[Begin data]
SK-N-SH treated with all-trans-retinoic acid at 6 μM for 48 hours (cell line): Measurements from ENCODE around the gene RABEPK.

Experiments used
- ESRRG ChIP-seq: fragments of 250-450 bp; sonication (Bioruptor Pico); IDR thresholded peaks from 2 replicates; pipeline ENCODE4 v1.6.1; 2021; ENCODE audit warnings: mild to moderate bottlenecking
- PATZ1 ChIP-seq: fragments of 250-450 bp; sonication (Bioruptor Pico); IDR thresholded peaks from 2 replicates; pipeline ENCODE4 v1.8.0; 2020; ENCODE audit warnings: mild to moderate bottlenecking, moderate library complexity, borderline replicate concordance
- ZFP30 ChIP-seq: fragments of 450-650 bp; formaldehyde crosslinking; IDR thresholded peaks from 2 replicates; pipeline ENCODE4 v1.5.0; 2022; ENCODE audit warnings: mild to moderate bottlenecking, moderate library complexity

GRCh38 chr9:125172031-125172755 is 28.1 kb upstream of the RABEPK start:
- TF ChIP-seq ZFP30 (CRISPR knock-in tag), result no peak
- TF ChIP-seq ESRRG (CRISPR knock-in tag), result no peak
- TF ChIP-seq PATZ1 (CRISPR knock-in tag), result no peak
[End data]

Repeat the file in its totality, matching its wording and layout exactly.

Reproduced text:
SK-N-SH treated with all-trans-retinoic acid at 6 μM for 48 hours (cell line): Measurements from ENCODE around the gene RABEPK.

Experiments used
- ESRRG ChIP-seq: fragments of 250-450 bp; sonication (Bioruptor Pico); IDR thresholded peaks from 2 replicates; pipeline ENCODE4 v1.6.1; 2021; ENCODE audit warnings: mild to moderate bottlenecking
- PATZ1 ChIP-seq: fragments of 250-450 bp; sonication (Bioruptor Pico); IDR thresholded peaks from 2 replicates; pipeline ENCODE4 v1.8.0; 2020; ENCODE audit warnings: mild to moderate bottlenecking, moderate library complexity, borderline replicate concordance
- ZFP30 ChIP-seq: fragments of 450-650 bp; formaldehyde crosslinking; IDR thresholded peaks from 2 replicates; pipeline ENCODE4 v1.5.0; 2022; ENCODE audit warnings: mild to moderate bottlenecking, moderate library complexity

GRCh38 chr9:125172031-125172755 is 28.1 kb upstream of the RABEPK start:
- TF ChIP-seq ZFP30 (CRISPR knock-in tag), result no peak
- TF ChIP-seq ESRRG (CRISPR knock-in tag), result no peak
- TF ChIP-seq PATZ1 (CRISPR knock-in tag), result no peak